|Liraglutide 21||Hepatobiliary||Acute and Chronic pancreatitis|
|Canagliflozin & Dapagliflozin 22||Renal||Acute kidney injury|
Early Detection: Knowledge about rare adverse drug reactions and active reporting of suspected adverse drug reactions by healthcare professionals is necessary for early detection and prevention of possible drug-related problems. Sometimes a new adverse event, which is not reported earlier, may be seen in patients treated with medicines. These are called signals. A signal refers to “reported information on a possible causal relationship between an adverse event and a drug, the relationship being unknown or incompletely documented previously”. Usually, rare ADRs and signals are best documented by spontaneous reporting by healthcare professionals. ADRs can also be detected by encouraging patients to voluntarily report any occurrence of unusual symptoms. In addition, medication chart review and progress notes, computerized surveillance, direct observation by physicians and other healthcare providers can also facilitate ADR detections. 20 Adequate knowledge about the above mentioned ADRs among healthcare professionals can be helpful in early detection using these strategies. A systematic reporting of ADRs either by trained professionals or pharmaceutical companies through post-marketing surveillance are other methods for detection 21.
Prevention Strategies: ADRs can be categorized as preventable and not preventable 22. ADRs which cannot be prevented should be carefully monitored for their early detection and management. There are strategies to avoid preventable ADRs. Medication errors such as inappropriate dose, indication, presence of contraindication for use of the drug; hepatic or renal impairment; and improper administration technique are a few factors which may lead to ADRs and should be properly reviewed in each patient. All unnecessary drugs with no indication or therapeutic duplication must be removed from the patient chart. Always suspect drugs as a precipitating factor for any new symptoms. Carry out a causality assessment as far as possible. Proper education of the patients regarding their medications is also a good tool to prevent ADRs 23.
An Approach for Detection of Rare ADRs: Fig. 1 shows an approach for early detection and monitoring of rare side effects.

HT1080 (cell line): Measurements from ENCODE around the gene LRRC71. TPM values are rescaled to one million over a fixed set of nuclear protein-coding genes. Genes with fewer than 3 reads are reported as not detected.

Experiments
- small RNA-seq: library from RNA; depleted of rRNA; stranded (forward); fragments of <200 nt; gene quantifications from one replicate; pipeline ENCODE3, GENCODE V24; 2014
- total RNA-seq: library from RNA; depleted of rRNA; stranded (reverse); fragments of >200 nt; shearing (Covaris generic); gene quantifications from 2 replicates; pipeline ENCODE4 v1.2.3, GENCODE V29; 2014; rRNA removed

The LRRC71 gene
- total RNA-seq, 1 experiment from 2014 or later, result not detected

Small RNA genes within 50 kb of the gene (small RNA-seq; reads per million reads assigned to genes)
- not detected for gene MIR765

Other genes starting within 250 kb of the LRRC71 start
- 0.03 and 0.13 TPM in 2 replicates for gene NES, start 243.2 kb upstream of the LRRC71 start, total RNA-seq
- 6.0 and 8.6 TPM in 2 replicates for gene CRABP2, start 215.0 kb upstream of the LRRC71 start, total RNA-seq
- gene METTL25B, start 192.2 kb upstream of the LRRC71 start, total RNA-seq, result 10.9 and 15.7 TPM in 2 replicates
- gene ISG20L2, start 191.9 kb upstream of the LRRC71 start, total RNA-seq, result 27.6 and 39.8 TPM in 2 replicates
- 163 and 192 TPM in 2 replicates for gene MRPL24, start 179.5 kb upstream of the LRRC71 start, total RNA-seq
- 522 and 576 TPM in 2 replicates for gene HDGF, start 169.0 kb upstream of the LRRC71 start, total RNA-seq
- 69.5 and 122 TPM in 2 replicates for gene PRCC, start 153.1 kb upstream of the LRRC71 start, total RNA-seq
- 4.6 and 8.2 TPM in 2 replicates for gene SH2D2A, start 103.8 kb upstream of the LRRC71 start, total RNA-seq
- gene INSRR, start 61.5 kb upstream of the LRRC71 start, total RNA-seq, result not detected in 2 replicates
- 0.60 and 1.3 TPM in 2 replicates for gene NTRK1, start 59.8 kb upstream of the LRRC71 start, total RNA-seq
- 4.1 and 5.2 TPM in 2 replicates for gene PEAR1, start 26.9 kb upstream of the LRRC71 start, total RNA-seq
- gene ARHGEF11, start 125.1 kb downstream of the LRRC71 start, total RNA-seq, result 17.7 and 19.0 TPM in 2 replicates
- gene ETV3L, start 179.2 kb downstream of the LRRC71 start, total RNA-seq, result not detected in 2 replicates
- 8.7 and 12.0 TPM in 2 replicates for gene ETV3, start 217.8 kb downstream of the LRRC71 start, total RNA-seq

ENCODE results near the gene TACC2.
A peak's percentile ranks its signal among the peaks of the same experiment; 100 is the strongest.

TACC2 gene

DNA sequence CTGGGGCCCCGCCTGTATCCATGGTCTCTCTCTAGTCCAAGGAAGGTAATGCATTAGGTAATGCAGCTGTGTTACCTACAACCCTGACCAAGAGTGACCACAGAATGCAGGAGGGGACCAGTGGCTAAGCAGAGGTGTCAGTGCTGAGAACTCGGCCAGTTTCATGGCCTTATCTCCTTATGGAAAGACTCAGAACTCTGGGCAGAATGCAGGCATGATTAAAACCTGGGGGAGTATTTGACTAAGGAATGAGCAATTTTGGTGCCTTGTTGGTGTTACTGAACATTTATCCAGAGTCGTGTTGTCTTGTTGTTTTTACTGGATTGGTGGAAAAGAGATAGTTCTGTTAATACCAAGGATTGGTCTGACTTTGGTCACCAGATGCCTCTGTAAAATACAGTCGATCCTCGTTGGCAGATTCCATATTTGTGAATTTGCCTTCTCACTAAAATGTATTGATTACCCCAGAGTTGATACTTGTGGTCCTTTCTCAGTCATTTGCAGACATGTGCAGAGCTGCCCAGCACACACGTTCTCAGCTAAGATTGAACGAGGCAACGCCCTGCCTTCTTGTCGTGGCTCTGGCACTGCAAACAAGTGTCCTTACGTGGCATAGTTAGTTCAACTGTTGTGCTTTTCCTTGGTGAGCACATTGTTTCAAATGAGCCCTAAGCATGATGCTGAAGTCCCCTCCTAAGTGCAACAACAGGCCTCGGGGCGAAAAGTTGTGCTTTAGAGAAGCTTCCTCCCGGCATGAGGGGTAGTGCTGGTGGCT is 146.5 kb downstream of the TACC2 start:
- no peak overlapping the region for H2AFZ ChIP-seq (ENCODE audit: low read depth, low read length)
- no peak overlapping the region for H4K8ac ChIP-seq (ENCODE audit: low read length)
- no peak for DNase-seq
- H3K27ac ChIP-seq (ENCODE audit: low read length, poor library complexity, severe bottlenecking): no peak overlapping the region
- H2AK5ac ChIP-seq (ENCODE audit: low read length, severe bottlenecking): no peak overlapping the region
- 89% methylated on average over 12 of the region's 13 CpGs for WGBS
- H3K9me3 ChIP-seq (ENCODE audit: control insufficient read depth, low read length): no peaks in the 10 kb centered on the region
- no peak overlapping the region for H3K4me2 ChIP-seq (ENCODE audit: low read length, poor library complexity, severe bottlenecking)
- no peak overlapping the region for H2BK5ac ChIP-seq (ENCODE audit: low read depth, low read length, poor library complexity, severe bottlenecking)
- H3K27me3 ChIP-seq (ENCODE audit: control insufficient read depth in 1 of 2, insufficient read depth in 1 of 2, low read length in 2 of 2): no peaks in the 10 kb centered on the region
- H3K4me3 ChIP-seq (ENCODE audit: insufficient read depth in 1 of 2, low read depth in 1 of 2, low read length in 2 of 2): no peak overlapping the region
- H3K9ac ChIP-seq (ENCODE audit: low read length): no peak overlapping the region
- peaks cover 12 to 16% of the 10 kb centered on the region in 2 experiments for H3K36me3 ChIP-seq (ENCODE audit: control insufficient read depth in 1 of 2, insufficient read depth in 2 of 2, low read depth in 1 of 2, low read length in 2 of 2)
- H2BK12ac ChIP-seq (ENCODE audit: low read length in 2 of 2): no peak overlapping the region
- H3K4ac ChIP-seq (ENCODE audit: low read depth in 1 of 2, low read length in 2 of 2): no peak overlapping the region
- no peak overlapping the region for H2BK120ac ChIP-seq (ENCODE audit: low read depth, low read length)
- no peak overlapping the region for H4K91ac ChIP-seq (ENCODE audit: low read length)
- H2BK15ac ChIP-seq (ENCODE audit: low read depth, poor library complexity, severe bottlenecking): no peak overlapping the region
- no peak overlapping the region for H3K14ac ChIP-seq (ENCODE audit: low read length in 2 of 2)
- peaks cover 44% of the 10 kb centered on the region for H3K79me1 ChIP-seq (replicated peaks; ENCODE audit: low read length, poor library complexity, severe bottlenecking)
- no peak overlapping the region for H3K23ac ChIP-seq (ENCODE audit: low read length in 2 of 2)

FIG. 1: APPROACH FOR DETECTION OF RARE ADRS
CONCLUSION: Uncommon side effects, although rare can become bothersome for patients and may lead to decreased medication adherence and hence treatment failure. Careful consideration of the ADRs of anti-diabetics while prescribing, carrying out adequate clinical and laboratory monitoring and proper counseling of patients might help in prevention and early detection of these rare but severe side effects of anti-diabetics.
Author Contributions: Shabaz Mohiuddin conceived the idea and wrote the initial version of the manuscript. Subish Palaian performed a literature review and added comments and revised the initial version of the manuscript. P Ravi Shankar reviewed the initial and later versions of the manuscript, added new topics and suggested modifications. Kishore Gnana Sam and Mukesh Kumar reviewed the initial version of the manuscripts and suggested modifications. All authors have read and approved the final submitted version of the manuscript.
CONFLICT OF INTEREST: There is no conflict of interest associated with the preparation of this manuscript.
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How to cite this article:
Mohiuddin GS, Palaian S, Shankar PR, Sam KG and Kumar M: Uncommon side effects of commonly used anti-diabetics: Time to monitor them. Int J Pharm Sci & Res 2019; 10(9): 4145-48. doi: 10.13040/IJPSR.0975-8232.10(9).4145-48.
All © 2013 are reserved by International Journal of Pharmaceutical Sciences and Research. This Journal licensed under a Creative Commons Attribution-NonCommercial-ShareAlike 3.0 Unported License.
G. S. Mohiuddin *, S. Palaian, P. R. Shankar, K. G. Sam and M. Kumar
Department of Pharmacy Practice, College of Pharmacy, Gulf Medical University, Ajman, United Arab Emirates.
30 December 2018
10 July 2019
13 August 2019
01 September 2019